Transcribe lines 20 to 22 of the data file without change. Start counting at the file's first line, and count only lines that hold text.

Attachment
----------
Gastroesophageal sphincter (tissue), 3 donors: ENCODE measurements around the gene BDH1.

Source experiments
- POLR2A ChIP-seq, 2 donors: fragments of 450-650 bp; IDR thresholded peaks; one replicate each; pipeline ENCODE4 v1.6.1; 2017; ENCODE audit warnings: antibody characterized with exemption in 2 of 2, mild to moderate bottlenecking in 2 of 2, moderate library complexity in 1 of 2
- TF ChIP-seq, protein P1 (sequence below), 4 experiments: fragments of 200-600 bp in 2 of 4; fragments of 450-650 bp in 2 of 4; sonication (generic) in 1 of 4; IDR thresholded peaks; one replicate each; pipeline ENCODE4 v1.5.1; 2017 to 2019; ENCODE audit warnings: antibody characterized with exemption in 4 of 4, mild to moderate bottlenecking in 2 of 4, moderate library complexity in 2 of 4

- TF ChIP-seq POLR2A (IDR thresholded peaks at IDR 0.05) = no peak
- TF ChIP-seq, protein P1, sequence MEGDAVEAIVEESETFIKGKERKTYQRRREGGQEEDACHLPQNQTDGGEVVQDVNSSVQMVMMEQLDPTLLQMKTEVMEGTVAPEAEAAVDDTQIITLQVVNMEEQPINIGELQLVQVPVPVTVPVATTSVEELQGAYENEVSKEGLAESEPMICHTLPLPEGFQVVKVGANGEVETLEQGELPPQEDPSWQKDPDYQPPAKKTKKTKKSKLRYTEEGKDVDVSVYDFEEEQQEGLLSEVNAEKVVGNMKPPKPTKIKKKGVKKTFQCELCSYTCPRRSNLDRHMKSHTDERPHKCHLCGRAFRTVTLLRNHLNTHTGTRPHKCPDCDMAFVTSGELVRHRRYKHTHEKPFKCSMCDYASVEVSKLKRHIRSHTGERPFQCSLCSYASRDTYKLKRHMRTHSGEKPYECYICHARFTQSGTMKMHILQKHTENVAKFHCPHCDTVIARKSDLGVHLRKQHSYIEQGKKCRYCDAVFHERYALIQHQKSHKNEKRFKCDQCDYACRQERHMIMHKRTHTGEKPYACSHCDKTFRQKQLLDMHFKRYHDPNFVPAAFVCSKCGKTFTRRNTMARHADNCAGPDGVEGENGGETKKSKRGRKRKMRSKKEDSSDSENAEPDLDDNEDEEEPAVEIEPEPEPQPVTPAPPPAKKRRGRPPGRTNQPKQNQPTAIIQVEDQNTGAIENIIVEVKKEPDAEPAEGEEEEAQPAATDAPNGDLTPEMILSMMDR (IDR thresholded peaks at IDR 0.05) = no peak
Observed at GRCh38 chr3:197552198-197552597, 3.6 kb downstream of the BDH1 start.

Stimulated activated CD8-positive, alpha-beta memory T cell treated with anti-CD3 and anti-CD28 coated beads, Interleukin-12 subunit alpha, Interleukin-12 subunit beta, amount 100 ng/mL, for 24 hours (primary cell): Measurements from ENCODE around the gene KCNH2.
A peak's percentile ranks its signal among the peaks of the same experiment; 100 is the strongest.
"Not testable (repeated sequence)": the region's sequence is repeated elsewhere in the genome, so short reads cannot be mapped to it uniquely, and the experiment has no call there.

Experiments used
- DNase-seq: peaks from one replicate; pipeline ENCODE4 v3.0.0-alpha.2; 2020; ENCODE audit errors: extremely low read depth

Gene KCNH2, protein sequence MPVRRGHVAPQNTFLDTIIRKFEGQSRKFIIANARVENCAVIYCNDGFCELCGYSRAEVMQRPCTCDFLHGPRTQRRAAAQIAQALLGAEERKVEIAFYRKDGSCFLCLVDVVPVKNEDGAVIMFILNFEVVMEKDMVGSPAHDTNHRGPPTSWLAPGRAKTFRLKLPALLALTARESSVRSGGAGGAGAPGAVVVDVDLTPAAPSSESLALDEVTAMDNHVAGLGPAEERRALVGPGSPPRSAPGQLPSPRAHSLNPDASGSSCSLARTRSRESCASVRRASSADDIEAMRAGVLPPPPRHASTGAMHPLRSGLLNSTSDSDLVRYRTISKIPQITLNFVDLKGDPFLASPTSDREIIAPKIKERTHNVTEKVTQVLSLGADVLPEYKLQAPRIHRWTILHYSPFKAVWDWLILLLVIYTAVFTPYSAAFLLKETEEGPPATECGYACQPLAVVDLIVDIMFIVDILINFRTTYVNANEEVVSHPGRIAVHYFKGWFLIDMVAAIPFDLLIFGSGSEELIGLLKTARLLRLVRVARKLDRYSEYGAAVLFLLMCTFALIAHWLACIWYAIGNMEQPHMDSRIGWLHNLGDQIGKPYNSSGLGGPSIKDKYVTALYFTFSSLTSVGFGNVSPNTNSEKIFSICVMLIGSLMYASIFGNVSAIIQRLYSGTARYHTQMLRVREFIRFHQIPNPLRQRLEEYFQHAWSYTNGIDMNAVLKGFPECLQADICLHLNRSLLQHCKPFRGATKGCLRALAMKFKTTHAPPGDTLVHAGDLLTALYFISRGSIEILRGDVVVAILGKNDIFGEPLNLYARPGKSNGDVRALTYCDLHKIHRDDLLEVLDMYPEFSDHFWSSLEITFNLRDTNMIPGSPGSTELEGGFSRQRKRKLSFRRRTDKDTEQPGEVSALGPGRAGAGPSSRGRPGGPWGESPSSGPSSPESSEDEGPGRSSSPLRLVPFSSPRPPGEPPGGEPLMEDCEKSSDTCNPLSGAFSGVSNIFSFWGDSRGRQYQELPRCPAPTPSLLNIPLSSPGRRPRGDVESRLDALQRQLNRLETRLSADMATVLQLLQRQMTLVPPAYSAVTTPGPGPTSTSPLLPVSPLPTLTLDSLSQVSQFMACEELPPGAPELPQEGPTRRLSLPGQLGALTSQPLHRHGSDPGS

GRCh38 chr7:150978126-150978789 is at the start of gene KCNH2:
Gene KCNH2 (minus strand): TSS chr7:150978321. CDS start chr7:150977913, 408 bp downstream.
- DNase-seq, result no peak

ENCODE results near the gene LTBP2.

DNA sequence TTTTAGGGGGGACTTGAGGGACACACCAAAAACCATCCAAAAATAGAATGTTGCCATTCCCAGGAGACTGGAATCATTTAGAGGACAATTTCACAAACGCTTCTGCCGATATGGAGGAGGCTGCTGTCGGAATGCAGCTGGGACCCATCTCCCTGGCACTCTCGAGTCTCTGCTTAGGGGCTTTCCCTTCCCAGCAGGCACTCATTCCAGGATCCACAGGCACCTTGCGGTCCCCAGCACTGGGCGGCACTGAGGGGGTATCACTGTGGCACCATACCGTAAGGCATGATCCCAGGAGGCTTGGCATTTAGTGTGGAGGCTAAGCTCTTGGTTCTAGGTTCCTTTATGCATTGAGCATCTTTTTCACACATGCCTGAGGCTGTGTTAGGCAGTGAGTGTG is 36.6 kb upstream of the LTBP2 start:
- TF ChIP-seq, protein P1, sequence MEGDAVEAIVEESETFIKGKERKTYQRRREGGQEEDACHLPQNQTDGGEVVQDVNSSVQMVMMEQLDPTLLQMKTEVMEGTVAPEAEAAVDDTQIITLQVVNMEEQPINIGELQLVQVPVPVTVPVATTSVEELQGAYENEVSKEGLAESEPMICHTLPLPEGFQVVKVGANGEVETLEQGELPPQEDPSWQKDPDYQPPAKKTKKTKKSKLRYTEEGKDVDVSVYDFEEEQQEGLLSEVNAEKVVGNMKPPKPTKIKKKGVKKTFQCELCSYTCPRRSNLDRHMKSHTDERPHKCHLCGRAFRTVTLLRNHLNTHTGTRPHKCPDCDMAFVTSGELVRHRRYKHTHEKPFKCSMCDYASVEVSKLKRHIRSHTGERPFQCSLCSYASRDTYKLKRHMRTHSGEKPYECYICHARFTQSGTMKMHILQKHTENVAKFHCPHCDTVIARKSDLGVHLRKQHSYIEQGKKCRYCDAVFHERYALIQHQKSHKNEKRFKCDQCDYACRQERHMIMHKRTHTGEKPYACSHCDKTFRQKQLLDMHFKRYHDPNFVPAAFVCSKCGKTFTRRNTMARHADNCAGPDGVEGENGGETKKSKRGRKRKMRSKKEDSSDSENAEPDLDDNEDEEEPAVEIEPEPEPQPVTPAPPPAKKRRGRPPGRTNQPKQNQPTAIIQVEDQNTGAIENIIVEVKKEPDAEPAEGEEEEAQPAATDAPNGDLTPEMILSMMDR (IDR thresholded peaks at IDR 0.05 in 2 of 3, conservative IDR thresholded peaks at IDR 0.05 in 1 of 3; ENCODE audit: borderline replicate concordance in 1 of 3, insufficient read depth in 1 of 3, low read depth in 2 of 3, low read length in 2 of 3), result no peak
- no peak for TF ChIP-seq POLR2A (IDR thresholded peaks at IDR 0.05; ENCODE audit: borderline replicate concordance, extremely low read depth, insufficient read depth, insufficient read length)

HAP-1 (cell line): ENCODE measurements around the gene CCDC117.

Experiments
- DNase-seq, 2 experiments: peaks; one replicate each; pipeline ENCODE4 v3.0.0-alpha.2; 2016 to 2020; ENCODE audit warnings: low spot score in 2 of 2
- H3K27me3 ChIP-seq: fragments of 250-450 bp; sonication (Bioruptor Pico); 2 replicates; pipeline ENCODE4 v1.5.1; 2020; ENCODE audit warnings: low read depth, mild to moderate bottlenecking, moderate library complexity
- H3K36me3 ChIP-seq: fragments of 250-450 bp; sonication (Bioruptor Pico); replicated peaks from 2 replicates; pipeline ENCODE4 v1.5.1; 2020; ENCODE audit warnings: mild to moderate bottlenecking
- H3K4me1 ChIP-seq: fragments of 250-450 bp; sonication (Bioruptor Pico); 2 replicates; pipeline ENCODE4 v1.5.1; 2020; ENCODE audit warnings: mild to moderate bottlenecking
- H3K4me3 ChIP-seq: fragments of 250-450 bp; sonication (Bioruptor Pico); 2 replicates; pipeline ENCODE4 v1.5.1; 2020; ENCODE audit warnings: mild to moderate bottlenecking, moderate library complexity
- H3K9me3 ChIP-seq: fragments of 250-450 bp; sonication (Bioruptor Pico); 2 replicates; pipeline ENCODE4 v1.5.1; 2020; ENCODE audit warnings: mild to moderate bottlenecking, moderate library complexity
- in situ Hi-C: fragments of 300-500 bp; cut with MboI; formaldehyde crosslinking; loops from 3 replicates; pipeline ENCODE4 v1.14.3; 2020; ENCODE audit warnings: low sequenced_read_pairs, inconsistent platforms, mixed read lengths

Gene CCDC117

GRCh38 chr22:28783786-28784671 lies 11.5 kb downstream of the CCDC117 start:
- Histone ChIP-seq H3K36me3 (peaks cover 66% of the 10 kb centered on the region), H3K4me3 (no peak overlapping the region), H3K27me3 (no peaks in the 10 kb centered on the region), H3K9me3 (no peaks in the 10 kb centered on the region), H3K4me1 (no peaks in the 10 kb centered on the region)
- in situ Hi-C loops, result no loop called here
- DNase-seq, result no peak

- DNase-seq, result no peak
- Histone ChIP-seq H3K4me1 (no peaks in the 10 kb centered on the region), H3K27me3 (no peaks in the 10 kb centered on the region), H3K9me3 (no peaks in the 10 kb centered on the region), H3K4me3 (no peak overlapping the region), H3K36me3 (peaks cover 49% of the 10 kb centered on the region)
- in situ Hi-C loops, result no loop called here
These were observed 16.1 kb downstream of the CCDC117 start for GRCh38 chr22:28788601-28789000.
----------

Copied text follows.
- no peak for TF ChIP-seq POLR2A (IDR thresholded peaks at IDR 0.05; ENCODE audit: borderline replicate concordance, extremely low read depth, insufficient read depth, insufficient read length)

HAP-1 (cell line): ENCODE measurements around the gene CCDC117.

Experiments